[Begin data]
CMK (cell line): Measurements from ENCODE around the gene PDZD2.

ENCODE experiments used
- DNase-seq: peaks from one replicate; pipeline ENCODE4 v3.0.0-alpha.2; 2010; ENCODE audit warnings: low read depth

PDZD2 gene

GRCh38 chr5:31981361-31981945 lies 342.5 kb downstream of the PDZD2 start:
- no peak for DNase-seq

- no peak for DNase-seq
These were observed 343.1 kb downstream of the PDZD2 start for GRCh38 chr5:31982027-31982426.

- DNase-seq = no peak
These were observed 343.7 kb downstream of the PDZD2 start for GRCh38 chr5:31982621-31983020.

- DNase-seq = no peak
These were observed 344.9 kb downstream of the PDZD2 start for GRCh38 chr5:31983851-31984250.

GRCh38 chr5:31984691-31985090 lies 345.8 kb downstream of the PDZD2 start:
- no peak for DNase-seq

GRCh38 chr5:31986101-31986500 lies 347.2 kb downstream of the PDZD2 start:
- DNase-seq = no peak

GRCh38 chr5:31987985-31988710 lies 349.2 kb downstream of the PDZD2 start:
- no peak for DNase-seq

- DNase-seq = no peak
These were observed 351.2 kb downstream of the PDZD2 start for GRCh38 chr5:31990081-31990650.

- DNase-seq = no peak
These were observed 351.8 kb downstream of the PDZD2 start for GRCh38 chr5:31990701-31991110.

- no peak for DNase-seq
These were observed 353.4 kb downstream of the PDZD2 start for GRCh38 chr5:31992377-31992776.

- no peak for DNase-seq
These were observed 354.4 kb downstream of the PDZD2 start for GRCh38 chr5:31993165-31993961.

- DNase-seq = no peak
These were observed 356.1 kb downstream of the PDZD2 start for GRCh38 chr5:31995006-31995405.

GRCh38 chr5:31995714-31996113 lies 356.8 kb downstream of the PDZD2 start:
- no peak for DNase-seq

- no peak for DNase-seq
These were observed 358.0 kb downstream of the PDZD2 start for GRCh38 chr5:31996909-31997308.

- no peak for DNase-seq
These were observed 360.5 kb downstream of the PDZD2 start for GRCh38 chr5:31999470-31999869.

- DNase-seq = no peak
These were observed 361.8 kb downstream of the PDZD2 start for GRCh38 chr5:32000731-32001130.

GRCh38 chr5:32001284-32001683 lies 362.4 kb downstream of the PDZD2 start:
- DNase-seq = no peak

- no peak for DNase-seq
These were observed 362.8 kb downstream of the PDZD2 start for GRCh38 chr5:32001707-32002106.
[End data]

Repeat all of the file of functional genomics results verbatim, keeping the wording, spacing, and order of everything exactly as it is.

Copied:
CMK (cell line): Measurements from ENCODE around the gene PDZD2.

ENCODE experiments used
- DNase-seq: peaks from one replicate; pipeline ENCODE4 v3.0.0-alpha.2; 2010; ENCODE audit warnings: low read depth

PDZD2 gene

GRCh38 chr5:31981361-31981945 lies 342.5 kb downstream of the PDZD2 start:
- no peak for DNase-seq

- no peak for DNase-seq
These were observed 343.1 kb downstream of the PDZD2 start for GRCh38 chr5:31982027-31982426.

- DNase-seq = no peak
These were observed 343.7 kb downstream of the PDZD2 start for GRCh38 chr5:31982621-31983020.

- DNase-seq = no peak
These were observed 344.9 kb downstream of the PDZD2 start for GRCh38 chr5:31983851-31984250.

GRCh38 chr5:31984691-31985090 lies 345.8 kb downstream of the PDZD2 start:
- no peak for DNase-seq

GRCh38 chr5:31986101-31986500 lies 347.2 kb downstream of the PDZD2 start:
- DNase-seq = no peak

GRCh38 chr5:31987985-31988710 lies 349.2 kb downstream of the PDZD2 start:
- no peak for DNase-seq

- DNase-seq = no peak
These were observed 351.2 kb downstream of the PDZD2 start for GRCh38 chr5:31990081-31990650.

- DNase-seq = no peak
These were observed 351.8 kb downstream of the PDZD2 start for GRCh38 chr5:31990701-31991110.

- no peak for DNase-seq
These were observed 353.4 kb downstream of the PDZD2 start for GRCh38 chr5:31992377-31992776.

- no peak for DNase-seq
These were observed 354.4 kb downstream of the PDZD2 start for GRCh38 chr5:31993165-31993961.

- DNase-seq = no peak
These were observed 356.1 kb downstream of the PDZD2 start for GRCh38 chr5:31995006-31995405.

GRCh38 chr5:31995714-31996113 lies 356.8 kb downstream of the PDZD2 start:
- no peak for DNase-seq

- no peak for DNase-seq
These were observed 358.0 kb downstream of the PDZD2 start for GRCh38 chr5:31996909-31997308.

- no peak for DNase-seq
These were observed 360.5 kb downstream of the PDZD2 start for GRCh38 chr5:31999470-31999869.

- DNase-seq = no peak
These were observed 361.8 kb downstream of the PDZD2 start for GRCh38 chr5:32000731-32001130.

GRCh38 chr5:32001284-32001683 lies 362.4 kb downstream of the PDZD2 start:
- DNase-seq = no peak

- no peak for DNase-seq
These were observed 362.8 kb downstream of the PDZD2 start for GRCh38 chr5:32001707-32002106.